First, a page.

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Climate change report predicts 'dire' Pa. impacts


A daily newsletter by Spotlight PA
Your Postmaster: Colin Deppen
May 7, 2021
Addiction oversight, police case, high heat, class action, board vacancies, work rules, and a towering artistic achievement in Philly. Guess what? It's Friday.

Pennsylvania regulators can't levy financial penalties against addiction treatment facilities that break state rules, and some lawmakers in Harrisburg say it's time to change that amid mounting evidence that a lack of consequences for the industry has led to dire ones for clients.

Against that backdrop and the ongoing opioid epidemic, a legislative effort is being mounted that would give Pennsylvania's Department of Drug and Alcohol Programs power to fine licensed facilities when violations are uncovered, Spotlight PA reports.

"If you're going too fast, you're going to get stopped, and you're going to get fined, and it changes behavior," state Rep. Mark Gillen (R., Berks) explained of the push, using a speed-limit analogy. 

Currently, Department of Drug and Alcohol Programs inspectors can issue citations and require providers to submit plans of correction, but they can’t fine facilities for violations — a tool some in the industry say could weed out bad actors and prevent ongoing harm. 

THE CONTEXT: Lawmakers created the department a decade ago to give substance use the attention they believed it deserved. But a recent Spotlight PA/KHN investigation found the department’s oversight focuses more on basic regulations than quality of care, and it has limited powers to punish facilities.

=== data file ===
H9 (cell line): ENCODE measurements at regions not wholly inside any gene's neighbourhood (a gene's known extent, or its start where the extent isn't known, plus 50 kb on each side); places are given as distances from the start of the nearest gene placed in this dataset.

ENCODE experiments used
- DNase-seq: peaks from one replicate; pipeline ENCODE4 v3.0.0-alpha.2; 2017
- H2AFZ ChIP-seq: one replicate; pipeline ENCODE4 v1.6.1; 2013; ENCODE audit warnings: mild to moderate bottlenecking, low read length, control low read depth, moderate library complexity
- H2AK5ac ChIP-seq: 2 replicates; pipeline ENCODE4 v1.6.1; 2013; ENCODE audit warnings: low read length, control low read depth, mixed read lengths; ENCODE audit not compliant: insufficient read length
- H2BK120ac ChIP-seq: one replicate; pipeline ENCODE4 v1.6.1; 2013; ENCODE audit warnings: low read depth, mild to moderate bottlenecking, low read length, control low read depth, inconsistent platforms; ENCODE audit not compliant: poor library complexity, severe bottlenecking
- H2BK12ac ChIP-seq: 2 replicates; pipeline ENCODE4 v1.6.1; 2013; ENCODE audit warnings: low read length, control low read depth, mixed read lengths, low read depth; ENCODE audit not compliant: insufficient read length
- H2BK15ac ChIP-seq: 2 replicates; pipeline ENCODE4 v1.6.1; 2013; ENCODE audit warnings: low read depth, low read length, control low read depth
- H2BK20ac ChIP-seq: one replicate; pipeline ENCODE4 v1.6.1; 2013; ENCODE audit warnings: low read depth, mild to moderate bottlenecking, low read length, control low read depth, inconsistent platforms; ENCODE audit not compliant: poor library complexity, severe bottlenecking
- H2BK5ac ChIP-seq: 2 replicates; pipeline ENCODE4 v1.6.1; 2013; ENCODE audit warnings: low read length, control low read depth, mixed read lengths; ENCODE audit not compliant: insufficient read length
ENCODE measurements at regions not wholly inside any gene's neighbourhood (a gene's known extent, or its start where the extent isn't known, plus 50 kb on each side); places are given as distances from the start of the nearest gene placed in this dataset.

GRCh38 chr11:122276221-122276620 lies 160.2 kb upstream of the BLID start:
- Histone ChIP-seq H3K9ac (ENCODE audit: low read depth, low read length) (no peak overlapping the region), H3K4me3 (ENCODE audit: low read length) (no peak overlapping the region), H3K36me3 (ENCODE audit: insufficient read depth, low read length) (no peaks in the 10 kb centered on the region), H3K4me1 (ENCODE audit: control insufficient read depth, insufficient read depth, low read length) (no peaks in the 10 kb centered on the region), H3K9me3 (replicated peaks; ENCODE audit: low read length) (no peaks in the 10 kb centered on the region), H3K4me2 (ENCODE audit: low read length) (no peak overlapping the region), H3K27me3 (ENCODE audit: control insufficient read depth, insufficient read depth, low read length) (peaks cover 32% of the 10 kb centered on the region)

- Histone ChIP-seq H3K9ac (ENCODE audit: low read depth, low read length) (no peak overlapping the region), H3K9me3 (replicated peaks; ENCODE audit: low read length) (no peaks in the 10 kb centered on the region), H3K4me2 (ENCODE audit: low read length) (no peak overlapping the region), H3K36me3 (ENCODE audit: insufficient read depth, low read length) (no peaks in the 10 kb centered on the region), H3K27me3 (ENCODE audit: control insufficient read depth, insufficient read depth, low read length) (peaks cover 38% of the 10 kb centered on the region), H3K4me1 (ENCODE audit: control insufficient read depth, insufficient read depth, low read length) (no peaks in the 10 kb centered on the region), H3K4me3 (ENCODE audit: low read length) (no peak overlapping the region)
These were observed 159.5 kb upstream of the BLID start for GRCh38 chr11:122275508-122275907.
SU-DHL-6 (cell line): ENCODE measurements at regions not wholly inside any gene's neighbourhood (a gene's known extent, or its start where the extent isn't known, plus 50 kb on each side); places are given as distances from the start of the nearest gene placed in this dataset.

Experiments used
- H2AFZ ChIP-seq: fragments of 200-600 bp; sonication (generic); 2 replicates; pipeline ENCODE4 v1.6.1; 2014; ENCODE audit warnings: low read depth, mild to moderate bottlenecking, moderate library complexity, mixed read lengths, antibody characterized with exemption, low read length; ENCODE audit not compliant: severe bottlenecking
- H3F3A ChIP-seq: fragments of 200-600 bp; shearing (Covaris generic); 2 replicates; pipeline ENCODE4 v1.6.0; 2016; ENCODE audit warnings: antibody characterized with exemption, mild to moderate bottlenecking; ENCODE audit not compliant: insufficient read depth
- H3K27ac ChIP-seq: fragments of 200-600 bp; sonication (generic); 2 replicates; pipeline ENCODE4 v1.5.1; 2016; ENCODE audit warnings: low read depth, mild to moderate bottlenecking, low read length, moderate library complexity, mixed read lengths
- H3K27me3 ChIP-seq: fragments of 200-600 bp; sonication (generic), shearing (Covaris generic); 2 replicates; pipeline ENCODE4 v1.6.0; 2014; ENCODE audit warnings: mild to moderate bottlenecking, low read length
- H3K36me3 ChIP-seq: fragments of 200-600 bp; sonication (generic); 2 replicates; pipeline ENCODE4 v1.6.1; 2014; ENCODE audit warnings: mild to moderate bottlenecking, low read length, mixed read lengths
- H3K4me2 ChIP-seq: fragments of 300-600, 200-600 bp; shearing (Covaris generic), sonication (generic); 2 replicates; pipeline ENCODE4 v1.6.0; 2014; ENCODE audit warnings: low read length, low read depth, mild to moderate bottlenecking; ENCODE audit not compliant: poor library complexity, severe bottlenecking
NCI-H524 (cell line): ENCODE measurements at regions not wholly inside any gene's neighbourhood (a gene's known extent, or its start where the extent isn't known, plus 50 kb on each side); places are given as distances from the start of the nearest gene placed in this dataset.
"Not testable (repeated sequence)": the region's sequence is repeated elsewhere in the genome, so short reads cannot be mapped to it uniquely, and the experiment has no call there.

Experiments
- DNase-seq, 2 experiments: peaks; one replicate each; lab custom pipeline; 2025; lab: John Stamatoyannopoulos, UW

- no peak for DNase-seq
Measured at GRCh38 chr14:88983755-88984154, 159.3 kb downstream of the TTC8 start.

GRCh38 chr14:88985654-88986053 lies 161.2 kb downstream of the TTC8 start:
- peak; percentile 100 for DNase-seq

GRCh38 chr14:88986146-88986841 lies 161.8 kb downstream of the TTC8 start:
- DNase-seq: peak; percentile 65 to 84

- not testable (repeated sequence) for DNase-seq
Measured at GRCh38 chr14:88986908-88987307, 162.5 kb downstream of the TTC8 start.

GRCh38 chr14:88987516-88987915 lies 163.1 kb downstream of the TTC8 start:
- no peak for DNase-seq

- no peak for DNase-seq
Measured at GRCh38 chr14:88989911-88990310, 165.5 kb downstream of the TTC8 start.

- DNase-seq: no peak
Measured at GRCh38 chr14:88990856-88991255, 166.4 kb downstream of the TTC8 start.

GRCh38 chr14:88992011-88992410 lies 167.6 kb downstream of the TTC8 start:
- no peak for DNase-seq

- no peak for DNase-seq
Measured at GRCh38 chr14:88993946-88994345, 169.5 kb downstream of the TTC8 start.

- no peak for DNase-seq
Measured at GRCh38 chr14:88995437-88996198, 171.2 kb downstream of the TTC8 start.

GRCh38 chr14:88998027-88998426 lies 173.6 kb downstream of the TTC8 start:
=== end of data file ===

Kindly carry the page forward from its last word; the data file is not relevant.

The department can issue provisional licenses — a designation indicating a provider failed to meet several state requirements — tell a facility to reduce the number of clients it serves, or attempt to permanently revoke a license. But strong disciplinary action is rarely taken, the investigation found.

In fact, the $431 million agency in charge of inspecting more than 800 treatment centers statewide has revoked just one provider’s license since 2012.

But while lawmakers tout fine-issuing authority as a necessary remedy, some in the treatment industry warn that heavy-handed enforcement could come at the expense of vital services and further endanger clients.

"As lawmakers and the media seek to punish providers, it is those most in need of a system that will accept them who are ultimately going to be hurt the worst," Jason Snyder of The Rehabilitation and Community Providers Association said.

AN UNPRECEDENTED EFFORT: Hundreds of your friends and neighbors have stepped up to support the hard-hitting, nonpartisan investigative journalism that Spotlight PA produces like no one else.

And now we have big news: The Lenfest Institute for Journalism has just offered an additional $5,000 challenge grant, meaning, for a limited time, all gifts of any amount up to $20,000 will be DOUBLED.

If you're a fan of PA Post, will you pay it forward and support Spotlight PA's vital journalism today? Contribute now »»

» THANK YOU to the 58 people who contributed to our Spring membership drive yesterday.

"Honestly, I’m not sure who to blame for this, and that’s why I’m asking questions."

—U.S. Sen. Pat Toomey (R., Pa.) on U.S. Steel's nixing of a planned $1 billion-plus upgrade at its Pittsburgh-area plants

VACCINE UPDATE: The number of Pennsylvanians getting their first COVID-19 vaccine shot dropped 93% from last month to an all-time low, the Post-Gazette reports. State officials must contend with the trend if they hope to meet the Wolf administration's 70% fully vaccinated benchmark. For vaccine providers, check Spotlight PA's map and county-by-county listing.